How much are you saving a year? According to a 2016 Bankrate study, millennials are doing much better than people assume in the savings category. The study shows that over 60% of millennials (defined as consumers between the ages of 18 and 29) are currently saving more than 5% of their income to put toward emergency funds, other savings goals or into retirement accounts.
While this definitely bodes well for the millennial generation, Alicia and Nelson White, a 27-year-old couple saving $93,901 a year, are still putting the rest of their generation to shame. They are meeting these aggressive savings goals seven years after Alicia’s college graduation (which was in December 2009) and while Nelson is completing his undergraduate degree.
The couple hails from Texas — they were both born and raised in Arlington, TX — and met when they were 15. Alicia went to University of North Texas and graduated in three and a half years, thanks to AP credits and taking full course loads during the summer. Nelson is slated to graduate this fall (in three years, because early graduation seems to run in the family). Nelson joined the Navy in May 2009, and the couple married in June 2010.
Photo courtesy of Alicia White/Forbes
Alicia said she first started thinking about aggressive saving and early retirement when she took a hard look at her student loans.
“With a 25-year repayment plan on my student loans, I knew that being attached to a $400+ monthly payment on top of a mortgage would only add to and prolong my daily stress,” she says.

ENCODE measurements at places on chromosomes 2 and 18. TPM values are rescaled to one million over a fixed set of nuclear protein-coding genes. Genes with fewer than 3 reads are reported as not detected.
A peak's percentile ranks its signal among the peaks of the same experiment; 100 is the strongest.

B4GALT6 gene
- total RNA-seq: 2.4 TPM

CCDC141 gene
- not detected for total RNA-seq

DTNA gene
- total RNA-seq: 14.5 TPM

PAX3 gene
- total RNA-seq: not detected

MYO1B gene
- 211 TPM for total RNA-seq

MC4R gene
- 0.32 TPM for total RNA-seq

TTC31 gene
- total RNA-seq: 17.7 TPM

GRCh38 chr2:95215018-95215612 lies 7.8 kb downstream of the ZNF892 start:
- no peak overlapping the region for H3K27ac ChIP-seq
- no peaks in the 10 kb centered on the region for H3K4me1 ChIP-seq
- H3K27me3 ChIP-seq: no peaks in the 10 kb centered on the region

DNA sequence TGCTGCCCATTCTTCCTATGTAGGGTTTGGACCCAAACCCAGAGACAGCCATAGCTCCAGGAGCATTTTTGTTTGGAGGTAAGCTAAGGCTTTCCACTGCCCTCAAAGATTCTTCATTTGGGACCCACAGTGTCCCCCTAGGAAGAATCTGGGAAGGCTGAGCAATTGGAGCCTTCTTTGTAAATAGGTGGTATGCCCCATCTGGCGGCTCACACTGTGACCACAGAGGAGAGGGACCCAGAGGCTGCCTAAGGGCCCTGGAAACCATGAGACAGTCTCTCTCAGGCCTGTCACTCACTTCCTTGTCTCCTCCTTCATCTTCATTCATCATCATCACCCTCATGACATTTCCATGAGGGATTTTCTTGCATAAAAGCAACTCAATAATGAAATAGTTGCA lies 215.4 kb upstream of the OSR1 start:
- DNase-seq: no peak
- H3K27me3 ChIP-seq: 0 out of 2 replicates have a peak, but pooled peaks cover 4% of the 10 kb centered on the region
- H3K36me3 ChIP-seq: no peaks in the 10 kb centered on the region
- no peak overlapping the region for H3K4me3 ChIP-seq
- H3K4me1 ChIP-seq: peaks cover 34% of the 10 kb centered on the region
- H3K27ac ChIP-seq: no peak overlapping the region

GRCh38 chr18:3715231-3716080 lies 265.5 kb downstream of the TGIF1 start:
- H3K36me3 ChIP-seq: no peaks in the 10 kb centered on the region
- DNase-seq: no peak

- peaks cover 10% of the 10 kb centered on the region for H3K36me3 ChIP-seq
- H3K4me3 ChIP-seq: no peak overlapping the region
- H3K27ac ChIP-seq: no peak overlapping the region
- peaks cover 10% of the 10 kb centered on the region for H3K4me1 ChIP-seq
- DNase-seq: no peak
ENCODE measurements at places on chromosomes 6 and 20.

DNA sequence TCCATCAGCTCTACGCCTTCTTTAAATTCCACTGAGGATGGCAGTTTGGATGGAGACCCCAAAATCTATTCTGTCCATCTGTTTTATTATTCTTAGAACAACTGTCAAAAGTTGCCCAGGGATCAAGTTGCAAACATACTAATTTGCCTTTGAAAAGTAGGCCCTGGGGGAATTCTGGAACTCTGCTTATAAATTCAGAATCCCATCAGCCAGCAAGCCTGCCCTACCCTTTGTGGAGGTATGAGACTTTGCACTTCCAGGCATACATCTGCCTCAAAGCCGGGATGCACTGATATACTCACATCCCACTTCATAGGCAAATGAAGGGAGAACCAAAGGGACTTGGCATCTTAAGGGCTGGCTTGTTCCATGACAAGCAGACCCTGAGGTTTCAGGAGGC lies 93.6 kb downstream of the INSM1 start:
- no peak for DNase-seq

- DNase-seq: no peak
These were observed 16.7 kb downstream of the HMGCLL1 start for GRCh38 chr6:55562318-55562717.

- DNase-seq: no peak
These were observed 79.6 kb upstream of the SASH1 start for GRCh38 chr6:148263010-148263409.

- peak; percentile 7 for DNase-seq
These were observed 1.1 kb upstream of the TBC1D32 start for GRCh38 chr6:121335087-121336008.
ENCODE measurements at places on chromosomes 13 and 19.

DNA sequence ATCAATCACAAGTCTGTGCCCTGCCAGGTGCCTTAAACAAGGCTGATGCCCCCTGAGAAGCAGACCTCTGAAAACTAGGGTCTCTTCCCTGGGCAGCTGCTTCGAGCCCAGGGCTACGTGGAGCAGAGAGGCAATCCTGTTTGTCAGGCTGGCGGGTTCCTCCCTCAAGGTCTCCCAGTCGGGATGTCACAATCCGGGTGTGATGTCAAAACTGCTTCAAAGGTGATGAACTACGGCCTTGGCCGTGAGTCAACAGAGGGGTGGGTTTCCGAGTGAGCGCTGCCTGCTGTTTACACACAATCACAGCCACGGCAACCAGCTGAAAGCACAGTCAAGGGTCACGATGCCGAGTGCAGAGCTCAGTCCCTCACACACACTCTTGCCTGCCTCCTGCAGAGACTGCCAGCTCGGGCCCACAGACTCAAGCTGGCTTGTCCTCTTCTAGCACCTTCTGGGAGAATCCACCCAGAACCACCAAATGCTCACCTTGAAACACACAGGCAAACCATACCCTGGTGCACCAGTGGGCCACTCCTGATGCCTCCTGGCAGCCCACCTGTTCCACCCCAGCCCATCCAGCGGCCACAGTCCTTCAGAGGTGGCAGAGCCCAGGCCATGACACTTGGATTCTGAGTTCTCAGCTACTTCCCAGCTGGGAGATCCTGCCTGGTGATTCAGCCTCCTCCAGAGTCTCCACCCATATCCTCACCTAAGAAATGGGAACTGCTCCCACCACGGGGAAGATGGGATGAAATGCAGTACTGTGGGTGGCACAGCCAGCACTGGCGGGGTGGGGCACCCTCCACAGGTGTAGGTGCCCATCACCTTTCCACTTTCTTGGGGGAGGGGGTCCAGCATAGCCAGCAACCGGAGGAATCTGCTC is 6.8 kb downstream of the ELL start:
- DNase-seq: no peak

Alicia began following finance blogs and websites and learning about debt repayment options and early retirement. She decided to start by paying her largest loan (because of the interest it was accruing) and realized it was time to increase her income. This meant leaving the company she had been with all through college.
“Fueled by the desire to pay off my debt, I left my company after six years for a 15% increase in salary, worked my butt off for the next two years to gain an additional 29% increase through above average merit increases and promotions for that company,” says Alicia.
Alicia’s strategy was to keep adding to her value. She graduated with a criminal justice degree, but wanting to plump up her résumé and make herself a more marketable professional candidate, she started taking business classes. Alicia also completed her CPCU (which she explains is “a professional designation within the insurance industry consisting of eight courses and exams”). Her employer covered the full cost.
“I learned I had a natural affinity for analysis, critical thinking, and problem resolution. I also began to ask managers for greater responsibility outside of my comfort zone, such as building dashboards, spreadsheets, learning as I went sometimes. This work ethic began to lead to recognition from senior leadership and promotion opportunities offered,” says Alicia.
She mainly attributes her jump from $48,500 in 2013 to earning over $100,000 today to self-driven learning. She also points out that she has always worked overtime, which bumps her earnings up